Monday, May 18, 2009
Methods of brainstorming
1. Brainstorming is a process design to obtain maximum number of ideas relating to a specific area of interest
2. A technique that maximizes the ability to generate new ideas.
Good brainstorming focuses on the quantity and creativity of ideas: the quality of ideas is much less important than the sheer quantity. After ideas are generated, they are often grouped into categories and prioritized for subsequent research or application.
Methods of brainstorming:
Brainstorming is done with a group of people, which may be as small as two, but usually no larger than 12. One of the group should be nominated as facilitator. It is useful if the facilitator has had previous experience of brainstorming. The group should be assembled, and the facilitator should explain to the group: firstly the problem or idea to be explored; and secondly, the sequence of events that will take place during the method.
There are broadly speaking two phases:
1. nurturant or ideas phase
2. Analytical phase.
In the nurturant phase, members of the group put forward ideas about the set topic or problem. Be aware of three important issues:
• ensure that everyone in the group has an equal opportunity to put ideas forward
• nobody in the group should criticise ideas put forward or attempt to evaluate them in any way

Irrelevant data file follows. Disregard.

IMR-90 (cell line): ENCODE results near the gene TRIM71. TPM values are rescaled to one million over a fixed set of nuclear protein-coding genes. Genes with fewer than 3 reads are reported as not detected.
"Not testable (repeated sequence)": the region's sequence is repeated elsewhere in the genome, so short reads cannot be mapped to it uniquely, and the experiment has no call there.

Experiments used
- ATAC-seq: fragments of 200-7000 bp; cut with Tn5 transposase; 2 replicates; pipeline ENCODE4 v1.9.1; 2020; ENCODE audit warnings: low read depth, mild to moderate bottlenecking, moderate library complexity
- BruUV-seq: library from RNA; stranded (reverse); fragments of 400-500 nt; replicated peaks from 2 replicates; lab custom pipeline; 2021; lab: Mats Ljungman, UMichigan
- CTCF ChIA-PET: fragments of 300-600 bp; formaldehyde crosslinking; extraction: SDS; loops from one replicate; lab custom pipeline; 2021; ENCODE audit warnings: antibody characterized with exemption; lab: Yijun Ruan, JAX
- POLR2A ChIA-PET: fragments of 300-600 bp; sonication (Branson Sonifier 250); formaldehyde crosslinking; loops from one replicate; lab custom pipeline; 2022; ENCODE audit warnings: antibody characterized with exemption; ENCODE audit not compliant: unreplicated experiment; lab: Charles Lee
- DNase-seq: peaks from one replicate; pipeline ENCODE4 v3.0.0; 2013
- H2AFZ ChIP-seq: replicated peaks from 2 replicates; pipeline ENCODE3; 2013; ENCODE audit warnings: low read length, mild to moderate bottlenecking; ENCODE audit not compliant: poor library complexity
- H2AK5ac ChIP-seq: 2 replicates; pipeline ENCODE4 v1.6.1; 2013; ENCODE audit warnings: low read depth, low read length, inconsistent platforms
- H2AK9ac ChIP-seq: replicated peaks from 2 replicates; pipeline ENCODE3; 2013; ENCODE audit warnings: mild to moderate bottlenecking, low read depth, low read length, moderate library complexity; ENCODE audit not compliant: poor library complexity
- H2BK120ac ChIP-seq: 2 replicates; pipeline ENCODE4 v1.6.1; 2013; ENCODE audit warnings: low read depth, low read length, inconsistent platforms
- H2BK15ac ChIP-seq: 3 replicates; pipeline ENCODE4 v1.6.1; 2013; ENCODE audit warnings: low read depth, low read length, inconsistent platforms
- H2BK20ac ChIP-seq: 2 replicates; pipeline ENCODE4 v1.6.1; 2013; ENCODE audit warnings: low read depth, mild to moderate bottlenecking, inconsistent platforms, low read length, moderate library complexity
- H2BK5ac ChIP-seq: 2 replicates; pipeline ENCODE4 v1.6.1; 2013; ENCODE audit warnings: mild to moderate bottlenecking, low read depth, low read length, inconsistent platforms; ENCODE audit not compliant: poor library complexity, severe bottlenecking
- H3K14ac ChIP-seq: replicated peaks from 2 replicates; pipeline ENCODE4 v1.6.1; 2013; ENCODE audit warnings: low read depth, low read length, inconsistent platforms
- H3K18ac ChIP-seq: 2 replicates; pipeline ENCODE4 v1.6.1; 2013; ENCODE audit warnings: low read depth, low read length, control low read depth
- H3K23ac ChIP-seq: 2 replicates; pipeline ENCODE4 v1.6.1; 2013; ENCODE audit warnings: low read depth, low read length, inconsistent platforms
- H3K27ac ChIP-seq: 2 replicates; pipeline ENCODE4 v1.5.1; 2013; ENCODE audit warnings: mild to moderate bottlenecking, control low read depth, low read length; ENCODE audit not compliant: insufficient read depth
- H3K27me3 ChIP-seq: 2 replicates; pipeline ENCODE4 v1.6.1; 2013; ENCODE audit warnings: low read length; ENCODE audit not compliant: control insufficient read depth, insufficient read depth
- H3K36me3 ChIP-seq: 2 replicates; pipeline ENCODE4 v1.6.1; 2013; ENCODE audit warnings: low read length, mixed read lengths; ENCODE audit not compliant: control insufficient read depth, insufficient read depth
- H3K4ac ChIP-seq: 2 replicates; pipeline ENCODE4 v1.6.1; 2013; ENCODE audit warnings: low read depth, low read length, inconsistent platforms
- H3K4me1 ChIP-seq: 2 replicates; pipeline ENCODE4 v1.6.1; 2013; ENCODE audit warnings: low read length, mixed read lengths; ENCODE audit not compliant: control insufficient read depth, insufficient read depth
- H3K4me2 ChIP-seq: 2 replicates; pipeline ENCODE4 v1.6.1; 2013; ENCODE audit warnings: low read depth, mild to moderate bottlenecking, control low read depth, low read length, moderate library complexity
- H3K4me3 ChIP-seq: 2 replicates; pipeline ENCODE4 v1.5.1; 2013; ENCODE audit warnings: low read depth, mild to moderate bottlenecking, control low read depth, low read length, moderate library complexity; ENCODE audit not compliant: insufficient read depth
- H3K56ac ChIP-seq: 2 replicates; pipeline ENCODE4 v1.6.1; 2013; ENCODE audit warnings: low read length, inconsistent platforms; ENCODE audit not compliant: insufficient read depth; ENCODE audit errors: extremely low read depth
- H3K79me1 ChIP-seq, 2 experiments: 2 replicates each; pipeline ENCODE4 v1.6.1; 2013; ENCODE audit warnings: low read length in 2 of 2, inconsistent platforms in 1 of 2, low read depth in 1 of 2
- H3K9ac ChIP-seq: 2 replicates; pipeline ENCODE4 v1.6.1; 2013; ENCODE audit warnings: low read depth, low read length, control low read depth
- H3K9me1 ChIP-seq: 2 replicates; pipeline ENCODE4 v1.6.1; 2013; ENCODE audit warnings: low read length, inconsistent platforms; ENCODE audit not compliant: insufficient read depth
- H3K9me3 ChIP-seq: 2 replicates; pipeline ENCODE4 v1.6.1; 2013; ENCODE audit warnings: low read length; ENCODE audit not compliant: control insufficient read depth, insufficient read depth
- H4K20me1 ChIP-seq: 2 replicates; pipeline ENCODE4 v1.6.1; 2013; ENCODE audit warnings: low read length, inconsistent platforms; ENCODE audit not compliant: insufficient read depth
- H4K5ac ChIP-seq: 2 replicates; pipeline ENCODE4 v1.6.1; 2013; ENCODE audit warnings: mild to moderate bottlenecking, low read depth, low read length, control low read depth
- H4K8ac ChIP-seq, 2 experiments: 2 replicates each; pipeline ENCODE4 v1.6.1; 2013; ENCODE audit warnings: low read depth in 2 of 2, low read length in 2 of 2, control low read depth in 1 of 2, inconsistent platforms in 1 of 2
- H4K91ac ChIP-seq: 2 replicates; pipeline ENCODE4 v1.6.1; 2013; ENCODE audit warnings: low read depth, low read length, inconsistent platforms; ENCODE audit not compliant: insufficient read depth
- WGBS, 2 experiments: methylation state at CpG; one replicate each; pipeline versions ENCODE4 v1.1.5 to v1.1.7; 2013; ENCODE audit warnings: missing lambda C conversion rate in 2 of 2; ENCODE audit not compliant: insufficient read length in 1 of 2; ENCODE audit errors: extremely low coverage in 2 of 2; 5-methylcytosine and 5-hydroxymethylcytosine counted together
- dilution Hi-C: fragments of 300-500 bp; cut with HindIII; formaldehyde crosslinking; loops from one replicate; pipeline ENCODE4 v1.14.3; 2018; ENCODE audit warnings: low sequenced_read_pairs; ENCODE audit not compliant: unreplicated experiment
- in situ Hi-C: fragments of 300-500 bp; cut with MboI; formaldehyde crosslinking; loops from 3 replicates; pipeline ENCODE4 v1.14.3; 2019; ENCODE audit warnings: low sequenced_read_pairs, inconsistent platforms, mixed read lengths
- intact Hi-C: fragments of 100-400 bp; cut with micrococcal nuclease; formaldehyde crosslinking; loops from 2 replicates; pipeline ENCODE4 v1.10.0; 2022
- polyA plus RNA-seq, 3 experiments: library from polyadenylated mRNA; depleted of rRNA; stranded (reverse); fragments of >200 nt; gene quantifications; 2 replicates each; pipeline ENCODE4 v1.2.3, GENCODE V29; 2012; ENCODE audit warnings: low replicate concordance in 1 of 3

• All the ideas put forward should be part of a record everyone can see.
Participants may be invited to take turns to present one and only one idea at a time, in a round-the-table fashion. If convenient, post-its may be used as follows:
• every participant has a stack of post-its
• participants write down their ideas on their own post-its at any time
• when it is a person's turn to present an idea, they present the idea on the best of their post-its, and then fix the post-it onto a wall where everyone else can see it
• post-its should initially be arranged in a haphazard fashion.
Alternatively a white-board or computer may be used: anything that will enable the entire group to see what ideas have been generated so far.
The end of the nurturant phase will be apparent, as the speed of ideas slows down.
In this phase similar ideas are brought together, and ideas which are impractical or incorrect are modified or discarded. Ideas may be combined and new ideas may be generated.
However, the objective of this phase is to tidy up the wealth of ideas generated in the nurturant phase, and to filter the ideas through the critical faculties of the group.
If post-its have been used, they may be physically moved around and post-its which act as summaries may be generated, perhaps in a different colours. Otherwise coloured pens may be used on the whiteboard to indicate links between ideas.
The facilitator may from time attempt to summarize by recounting the clusters of ideas that have been formed, why the group thinks some clusters of ideas are more promising, and others less.
As the analytical phase draws to a close, the facilitator should attempt to get the group to rank the clusters of ideas in order of priority, promise, or acceptability.